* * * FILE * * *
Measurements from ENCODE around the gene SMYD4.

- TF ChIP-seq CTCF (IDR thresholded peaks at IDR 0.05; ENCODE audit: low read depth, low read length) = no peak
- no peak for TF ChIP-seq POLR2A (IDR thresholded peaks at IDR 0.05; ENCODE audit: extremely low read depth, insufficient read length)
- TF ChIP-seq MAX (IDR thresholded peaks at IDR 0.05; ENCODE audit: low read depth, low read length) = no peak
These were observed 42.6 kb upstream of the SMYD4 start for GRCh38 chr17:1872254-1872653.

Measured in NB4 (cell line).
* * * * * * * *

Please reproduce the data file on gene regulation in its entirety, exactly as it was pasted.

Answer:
Measurements from ENCODE around the gene SMYD4.

- TF ChIP-seq CTCF (IDR thresholded peaks at IDR 0.05; ENCODE audit: low read depth, low read length) = no peak
- no peak for TF ChIP-seq POLR2A (IDR thresholded peaks at IDR 0.05; ENCODE audit: extremely low read depth, insufficient read length)
- TF ChIP-seq MAX (IDR thresholded peaks at IDR 0.05; ENCODE audit: low read depth, low read length) = no peak
These were observed 42.6 kb upstream of the SMYD4 start for GRCh38 chr17:1872254-1872653.

Measured in NB4 (cell line).